What are SATs?
Children in English schools used to sit Standard Assessment Tests 'SATs' twice during their school career. The first time was in Key Stage 1, when they had tests in Year 2. Children across the country were tested in maths and reading. May 2023 was the last year where these tests were compulsory for schools to complete.
The next time children took SATs was at the end of Key Stage 2 in Year 6. These are still compulsory and our Year 6 children will need to sit them this academic year.
This year, SATs week will be 13th – 17th May 2024. These are more formal than the previous Key Stage 1 tests; they consist of written papers (in English and Maths) that are 40 to 60 minutes long and can sometimes be quite daunting for this age group. The papers are sent away for marking and the results are returned to school in July and will be shared with you in your child’s Annual Report to Parents.
SATs aren’t about passing or failing, but are used to reflect the level your child is working at. We don’t see them as a one-off period in the school calendar but as a part of the overall teaching your child receives throughout their whole time at primary school. We aim to ensure your child is as prepared as they can be to minimise any stress they may feel about the assessments.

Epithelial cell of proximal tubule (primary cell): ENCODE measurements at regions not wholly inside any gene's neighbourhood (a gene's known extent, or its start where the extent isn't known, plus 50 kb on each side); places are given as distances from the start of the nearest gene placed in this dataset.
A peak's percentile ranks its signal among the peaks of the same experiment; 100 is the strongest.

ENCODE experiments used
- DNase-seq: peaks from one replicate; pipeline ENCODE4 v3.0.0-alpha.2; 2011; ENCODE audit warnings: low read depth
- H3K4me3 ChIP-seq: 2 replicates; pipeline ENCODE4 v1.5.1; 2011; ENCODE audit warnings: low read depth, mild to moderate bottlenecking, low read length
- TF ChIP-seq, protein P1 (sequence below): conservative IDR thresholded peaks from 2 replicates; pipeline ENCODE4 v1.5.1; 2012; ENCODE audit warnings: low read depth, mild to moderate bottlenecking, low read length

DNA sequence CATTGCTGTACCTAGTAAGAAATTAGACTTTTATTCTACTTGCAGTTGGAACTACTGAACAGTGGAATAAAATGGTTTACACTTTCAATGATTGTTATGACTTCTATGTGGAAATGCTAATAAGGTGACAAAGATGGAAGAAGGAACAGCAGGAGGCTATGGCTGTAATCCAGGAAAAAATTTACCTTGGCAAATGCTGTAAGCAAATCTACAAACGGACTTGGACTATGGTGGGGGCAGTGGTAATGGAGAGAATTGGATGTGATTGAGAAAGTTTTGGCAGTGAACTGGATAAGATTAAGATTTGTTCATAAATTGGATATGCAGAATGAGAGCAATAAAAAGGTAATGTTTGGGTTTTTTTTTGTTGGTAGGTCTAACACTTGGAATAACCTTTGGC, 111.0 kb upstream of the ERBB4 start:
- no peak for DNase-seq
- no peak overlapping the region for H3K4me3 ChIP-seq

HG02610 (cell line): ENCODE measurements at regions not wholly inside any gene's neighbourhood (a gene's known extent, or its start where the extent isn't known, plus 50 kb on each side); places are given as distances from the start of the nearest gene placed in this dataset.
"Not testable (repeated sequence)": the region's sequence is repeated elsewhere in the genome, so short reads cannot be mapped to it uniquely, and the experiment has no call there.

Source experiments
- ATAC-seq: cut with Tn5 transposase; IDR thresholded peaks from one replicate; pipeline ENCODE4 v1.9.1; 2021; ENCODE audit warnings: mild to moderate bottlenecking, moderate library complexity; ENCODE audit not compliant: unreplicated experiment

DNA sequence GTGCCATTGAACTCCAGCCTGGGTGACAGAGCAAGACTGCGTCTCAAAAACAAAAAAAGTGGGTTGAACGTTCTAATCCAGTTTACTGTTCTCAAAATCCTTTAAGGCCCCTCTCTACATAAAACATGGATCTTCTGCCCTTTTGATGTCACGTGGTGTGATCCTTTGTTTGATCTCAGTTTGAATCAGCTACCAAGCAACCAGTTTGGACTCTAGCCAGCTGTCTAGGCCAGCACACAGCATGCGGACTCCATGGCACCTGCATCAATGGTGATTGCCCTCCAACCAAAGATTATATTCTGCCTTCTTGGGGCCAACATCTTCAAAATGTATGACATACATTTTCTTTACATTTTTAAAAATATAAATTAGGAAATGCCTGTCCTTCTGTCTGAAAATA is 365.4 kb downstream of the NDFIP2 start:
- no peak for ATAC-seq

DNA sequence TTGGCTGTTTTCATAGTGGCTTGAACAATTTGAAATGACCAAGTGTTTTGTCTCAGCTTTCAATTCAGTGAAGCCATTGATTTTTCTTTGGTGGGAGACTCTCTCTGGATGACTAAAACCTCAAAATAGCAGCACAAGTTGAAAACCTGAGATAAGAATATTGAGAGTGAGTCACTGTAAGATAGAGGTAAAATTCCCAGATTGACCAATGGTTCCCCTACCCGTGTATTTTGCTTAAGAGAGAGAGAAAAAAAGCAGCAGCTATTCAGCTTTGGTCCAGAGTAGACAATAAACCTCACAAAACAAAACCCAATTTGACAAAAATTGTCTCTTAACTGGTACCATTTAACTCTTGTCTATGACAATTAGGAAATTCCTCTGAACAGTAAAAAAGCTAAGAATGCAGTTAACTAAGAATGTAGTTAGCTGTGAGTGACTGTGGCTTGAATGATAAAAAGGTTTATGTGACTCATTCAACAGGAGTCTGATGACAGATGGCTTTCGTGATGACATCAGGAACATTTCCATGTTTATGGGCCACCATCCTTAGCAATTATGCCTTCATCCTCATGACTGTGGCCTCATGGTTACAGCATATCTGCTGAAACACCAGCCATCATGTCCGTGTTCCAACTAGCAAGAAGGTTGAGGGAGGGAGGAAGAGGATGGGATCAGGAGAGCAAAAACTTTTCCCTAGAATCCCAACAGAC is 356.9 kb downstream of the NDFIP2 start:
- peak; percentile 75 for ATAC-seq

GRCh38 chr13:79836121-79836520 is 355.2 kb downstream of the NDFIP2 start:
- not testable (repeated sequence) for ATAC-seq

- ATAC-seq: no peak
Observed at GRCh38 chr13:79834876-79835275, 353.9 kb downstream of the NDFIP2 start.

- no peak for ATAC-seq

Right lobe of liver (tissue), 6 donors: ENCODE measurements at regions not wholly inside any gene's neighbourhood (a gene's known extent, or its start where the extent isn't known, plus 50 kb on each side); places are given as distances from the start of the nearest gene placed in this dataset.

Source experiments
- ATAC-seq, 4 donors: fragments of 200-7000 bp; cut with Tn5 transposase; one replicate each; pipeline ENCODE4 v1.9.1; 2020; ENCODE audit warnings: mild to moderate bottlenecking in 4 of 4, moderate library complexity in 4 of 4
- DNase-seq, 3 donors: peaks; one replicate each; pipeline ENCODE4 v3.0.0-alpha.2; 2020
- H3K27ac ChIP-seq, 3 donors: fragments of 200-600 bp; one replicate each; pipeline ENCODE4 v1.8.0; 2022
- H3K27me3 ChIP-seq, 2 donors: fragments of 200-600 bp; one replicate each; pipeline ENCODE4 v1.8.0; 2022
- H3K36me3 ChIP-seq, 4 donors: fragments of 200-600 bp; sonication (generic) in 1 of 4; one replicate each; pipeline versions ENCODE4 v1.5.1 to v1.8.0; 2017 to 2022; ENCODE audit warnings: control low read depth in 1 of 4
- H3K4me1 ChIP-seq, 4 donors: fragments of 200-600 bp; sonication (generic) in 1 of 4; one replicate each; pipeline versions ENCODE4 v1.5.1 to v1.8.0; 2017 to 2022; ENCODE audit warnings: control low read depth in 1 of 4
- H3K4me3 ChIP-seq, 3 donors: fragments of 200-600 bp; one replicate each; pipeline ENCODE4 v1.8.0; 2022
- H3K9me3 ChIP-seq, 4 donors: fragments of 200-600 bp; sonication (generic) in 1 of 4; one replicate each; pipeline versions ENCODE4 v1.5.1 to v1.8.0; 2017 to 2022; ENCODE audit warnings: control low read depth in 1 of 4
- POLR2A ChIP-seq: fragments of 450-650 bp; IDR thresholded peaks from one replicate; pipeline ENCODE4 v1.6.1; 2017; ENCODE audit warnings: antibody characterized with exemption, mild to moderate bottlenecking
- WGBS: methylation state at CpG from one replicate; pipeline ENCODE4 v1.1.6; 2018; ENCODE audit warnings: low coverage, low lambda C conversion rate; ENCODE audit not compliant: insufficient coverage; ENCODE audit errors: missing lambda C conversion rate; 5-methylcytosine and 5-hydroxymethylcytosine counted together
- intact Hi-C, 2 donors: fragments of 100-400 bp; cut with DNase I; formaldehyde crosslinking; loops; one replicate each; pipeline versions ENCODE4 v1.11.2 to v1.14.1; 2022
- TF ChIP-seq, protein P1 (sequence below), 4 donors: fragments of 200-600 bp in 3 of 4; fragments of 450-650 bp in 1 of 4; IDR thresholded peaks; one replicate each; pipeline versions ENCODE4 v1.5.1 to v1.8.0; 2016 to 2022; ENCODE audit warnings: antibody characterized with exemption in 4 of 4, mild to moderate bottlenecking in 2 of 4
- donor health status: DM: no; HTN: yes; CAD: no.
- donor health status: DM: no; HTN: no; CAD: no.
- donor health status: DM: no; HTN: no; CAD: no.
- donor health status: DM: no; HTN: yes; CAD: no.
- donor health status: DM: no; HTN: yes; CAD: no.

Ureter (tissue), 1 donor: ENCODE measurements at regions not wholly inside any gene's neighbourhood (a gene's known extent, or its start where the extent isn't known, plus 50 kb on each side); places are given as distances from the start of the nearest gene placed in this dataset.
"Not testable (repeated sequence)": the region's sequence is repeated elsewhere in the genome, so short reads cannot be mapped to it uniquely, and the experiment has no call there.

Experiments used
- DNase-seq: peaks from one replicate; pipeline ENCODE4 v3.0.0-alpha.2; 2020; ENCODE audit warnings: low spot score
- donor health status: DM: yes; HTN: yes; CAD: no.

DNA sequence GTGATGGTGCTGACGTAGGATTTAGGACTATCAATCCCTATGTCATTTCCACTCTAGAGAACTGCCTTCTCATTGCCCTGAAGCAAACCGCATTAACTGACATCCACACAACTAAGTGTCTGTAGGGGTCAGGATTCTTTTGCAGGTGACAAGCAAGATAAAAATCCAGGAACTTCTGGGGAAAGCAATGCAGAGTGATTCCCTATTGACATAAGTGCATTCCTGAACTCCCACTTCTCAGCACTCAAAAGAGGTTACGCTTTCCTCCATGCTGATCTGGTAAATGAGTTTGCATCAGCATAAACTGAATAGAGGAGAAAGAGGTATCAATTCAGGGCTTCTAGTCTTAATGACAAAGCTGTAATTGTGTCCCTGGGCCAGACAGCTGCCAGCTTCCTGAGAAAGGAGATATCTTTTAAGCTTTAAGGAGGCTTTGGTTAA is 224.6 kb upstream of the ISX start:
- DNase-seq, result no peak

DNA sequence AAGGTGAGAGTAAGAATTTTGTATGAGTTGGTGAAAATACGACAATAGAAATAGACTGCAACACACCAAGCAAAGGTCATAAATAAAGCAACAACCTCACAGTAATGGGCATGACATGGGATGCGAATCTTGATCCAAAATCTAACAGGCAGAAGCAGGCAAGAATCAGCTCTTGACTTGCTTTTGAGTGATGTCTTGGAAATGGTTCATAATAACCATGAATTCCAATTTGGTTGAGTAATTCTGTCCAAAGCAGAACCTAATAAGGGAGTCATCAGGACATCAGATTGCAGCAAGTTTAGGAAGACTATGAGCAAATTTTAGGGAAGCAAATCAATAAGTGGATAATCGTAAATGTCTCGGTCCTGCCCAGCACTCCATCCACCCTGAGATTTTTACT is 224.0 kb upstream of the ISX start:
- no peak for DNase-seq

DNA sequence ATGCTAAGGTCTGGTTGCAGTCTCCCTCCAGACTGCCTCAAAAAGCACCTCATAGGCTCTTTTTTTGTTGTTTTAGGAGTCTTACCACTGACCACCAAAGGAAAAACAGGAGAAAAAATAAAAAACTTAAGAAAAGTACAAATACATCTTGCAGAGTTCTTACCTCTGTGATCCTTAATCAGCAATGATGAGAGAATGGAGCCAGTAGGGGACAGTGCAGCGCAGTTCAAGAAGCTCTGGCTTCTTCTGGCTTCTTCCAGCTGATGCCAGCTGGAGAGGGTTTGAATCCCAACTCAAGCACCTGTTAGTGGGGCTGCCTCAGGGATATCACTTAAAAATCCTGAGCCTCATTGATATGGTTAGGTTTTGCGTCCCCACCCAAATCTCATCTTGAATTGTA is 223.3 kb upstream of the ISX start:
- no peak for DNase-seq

How can you help your child?
The key to making SATs less stressful for your child is not to panic yourself as this will put your child under enormous stress and this makes it very difficult for a child to learn. Children are well-prepared for SATs throughout their school life. One way you can support your child is by regularly supporting them with their homework.
At the start of Year 6, your child can loan revision books to support their home learning. There are also a lot of commercially published and very useful practice materials available and a number of very good websites to support learning in general – but please remember to only give them extra work to do in moderation.